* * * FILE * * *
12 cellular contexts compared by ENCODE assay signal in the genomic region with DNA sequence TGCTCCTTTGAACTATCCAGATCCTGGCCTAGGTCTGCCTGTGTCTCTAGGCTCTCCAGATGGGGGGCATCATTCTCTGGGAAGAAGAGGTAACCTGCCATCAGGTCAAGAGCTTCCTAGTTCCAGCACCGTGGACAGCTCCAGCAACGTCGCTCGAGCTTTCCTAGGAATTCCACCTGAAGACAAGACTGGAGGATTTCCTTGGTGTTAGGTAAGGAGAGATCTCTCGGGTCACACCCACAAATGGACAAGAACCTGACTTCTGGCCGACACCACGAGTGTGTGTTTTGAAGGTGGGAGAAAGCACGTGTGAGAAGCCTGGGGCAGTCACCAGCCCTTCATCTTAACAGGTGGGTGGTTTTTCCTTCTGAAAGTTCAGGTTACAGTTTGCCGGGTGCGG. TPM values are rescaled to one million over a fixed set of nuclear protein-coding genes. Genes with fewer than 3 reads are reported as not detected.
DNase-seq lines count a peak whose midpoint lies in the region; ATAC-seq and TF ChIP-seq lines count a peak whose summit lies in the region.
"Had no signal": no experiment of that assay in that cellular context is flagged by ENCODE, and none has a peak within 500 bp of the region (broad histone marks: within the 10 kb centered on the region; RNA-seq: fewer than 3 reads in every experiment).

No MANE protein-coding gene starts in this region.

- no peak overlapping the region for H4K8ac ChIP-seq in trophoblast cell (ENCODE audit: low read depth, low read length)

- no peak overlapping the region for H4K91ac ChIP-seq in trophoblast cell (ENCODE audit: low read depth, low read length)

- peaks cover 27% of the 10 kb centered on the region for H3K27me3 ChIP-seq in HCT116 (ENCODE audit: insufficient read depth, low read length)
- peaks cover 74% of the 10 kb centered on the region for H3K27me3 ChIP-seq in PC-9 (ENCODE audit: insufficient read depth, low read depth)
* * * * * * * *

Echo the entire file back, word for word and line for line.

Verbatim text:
12 cellular contexts compared by ENCODE assay signal in the genomic region with DNA sequence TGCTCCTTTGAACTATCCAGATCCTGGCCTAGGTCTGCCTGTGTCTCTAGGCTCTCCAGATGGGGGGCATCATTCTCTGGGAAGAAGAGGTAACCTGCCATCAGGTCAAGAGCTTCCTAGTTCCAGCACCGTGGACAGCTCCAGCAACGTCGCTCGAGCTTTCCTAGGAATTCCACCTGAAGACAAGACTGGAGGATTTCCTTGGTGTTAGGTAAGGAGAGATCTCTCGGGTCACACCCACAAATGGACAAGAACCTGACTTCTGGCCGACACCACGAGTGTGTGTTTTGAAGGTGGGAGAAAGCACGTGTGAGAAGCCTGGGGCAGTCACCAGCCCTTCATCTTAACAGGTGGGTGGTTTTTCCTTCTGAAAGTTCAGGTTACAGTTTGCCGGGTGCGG. TPM values are rescaled to one million over a fixed set of nuclear protein-coding genes. Genes with fewer than 3 reads are reported as not detected.
DNase-seq lines count a peak whose midpoint lies in the region; ATAC-seq and TF ChIP-seq lines count a peak whose summit lies in the region.
"Had no signal": no experiment of that assay in that cellular context is flagged by ENCODE, and none has a peak within 500 bp of the region (broad histone marks: within the 10 kb centered on the region; RNA-seq: fewer than 3 reads in every experiment).

No MANE protein-coding gene starts in this region.

- no peak overlapping the region for H4K8ac ChIP-seq in trophoblast cell (ENCODE audit: low read depth, low read length)

- no peak overlapping the region for H4K91ac ChIP-seq in trophoblast cell (ENCODE audit: low read depth, low read length)

- peaks cover 27% of the 10 kb centered on the region for H3K27me3 ChIP-seq in HCT116 (ENCODE audit: insufficient read depth, low read length)
- peaks cover 74% of the 10 kb centered on the region for H3K27me3 ChIP-seq in PC-9 (ENCODE audit: insufficient read depth, low read depth)